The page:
We all wear many different hats in our careers, families, relationships and lives. Sometimes it seems that we are doing a constant juggling act, and in reality, we are.
Managers play many different roles. Specifically, they wear three distinct and different hats: the leader, the manager and the coach. Although these relate very easily to business, they also relate to how we operate as parents, spouses, friends and peers. In all these relationships, we have the opportunity to wear each of these hats, and very often need to juggle them. We can’t always wear them one at a time. But whether we’re at work or at home, the people we interact with, support and lead, need us to wear each of these hats, even when it might be uncomfortable.
Let’s take a look at them individually:
The Leader Hat
This is the hat we wear when our role is to lead, inspire and motivate. When you wear this hat, you become the message you are trying to convey, not just through your words, but your actions. The leader’s job is not just to preach the message, but in fact, live the message. It is through his or her behavior, that those around them understand what they should do.
So, how do you know if you’re effective at wearing this hat? First, take a look at your values.
What’s important to you?
What do you stand for?
What won’t you stand for?
How do you honor or live each of these values? Rate them on a scale of 1-10.
Actions speak louder than words. If someone were to watch you on videotape, do your actions support your values? Would they know what’s important to you when they looked at your office, your home or your surroundings?
It is through the leaders’ actions, and words, that people are inspired to strive toward a common goal. They understand why the goal is important, why they are critical, and what they are truly trying to achieve – the noble cause. Inspiration, motivation and example causes others to live the vision.
The Manager Hat
Now we move on to the hat of manager – the person who manages the process. If we have worn our leader hat effectively, we have created a vision of what we want to achieve and are demonstrating its importance through our behaviors. Now it’s time to make sure that the appropriate time, resources, training and support are available to do the job. It is here that you set clear expectations and goals, identify the plan and process to complete the job, and how to measure success. It is also important to identify any additional resources which are necessary and see that they are provided where possible. Your job as the manager is to identify the obstacles along the way, and remove them.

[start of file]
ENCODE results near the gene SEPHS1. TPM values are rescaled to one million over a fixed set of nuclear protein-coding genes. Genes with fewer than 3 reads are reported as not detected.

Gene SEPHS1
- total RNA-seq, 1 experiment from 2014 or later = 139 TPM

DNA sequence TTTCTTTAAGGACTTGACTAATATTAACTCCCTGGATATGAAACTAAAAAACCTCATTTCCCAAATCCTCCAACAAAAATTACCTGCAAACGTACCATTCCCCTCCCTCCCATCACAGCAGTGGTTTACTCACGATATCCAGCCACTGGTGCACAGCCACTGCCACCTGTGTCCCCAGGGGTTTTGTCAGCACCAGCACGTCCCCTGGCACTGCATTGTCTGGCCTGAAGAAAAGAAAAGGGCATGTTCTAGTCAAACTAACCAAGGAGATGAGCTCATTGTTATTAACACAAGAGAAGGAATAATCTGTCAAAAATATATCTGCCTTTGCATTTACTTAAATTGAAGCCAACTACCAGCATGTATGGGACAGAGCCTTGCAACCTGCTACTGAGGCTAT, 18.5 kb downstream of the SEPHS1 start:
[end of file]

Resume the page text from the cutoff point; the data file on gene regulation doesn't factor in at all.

The Coach Hat
This can be an overlooked, and often misunderstood role. Let me dispel a myth first – your job is not to have all the answers. The coach’s role is to help others discover their own answers. Here is the philosophy: people are naturally creative and resourceful. It’s not that they don’t know what to do, it’s that they don’t always know how to do it. They are often caught up in the other things that seem overwhelming. Here is your opportunity to change behavior and cultivate learning. Ask hard questions, and help them identify their own solutions.
What do they want?
What could you do? What else?
What will you do?
So, how do you know when to wear each hat? The reality is that you need to wear all three, and you also need to change them as necessary. There will be times that you need to focus more on being the leader, and less on being the manager, or you might need to be the coach. The key is to identify which one you spend most of your time in, and more importantly, which one you should spend your time in. You have the opportunity to move yourself along the continuum and change your behavior, and cast a shadow for your employees, children, spouse and other relationships.
So, here’s my challenge for you this week: Try on a different hat!
Try completing the following exercise:
The hat that I’m going to try on this week is:
In order to wear this hat, I will commit to the following behaviors:
We all consciously or unconsciously cast our own shadow, influencing others around us. The more you focus on choosing your hat, the more significant a shadow you cast in your work or home lives.
For more career, sales, and leadership advice please contact our coaches
Joe Micallef – Sales Coach – email firstname.lastname@example.org, or call (773) 329 0066
Donna Flynn – Career/Management Coach – email email@example.com, or call (630) 624-4319